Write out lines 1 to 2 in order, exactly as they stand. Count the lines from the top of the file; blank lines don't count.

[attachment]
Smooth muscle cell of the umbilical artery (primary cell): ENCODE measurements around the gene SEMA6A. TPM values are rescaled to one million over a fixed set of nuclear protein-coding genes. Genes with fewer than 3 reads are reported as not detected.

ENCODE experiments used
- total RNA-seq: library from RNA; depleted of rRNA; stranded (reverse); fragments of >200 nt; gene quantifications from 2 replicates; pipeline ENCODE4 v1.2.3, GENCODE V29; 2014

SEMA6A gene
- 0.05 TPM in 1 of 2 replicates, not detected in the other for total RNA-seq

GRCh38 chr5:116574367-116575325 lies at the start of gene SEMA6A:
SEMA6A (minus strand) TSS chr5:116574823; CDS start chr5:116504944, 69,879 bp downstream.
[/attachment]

Smooth muscle cell of the umbilical artery (primary cell): ENCODE measurements around the gene SEMA6A. TPM values are rescaled to one million over a fixed set of nuclear protein-coding genes. Genes with fewer than 3 reads are reported as not detected.

ENCODE experiments used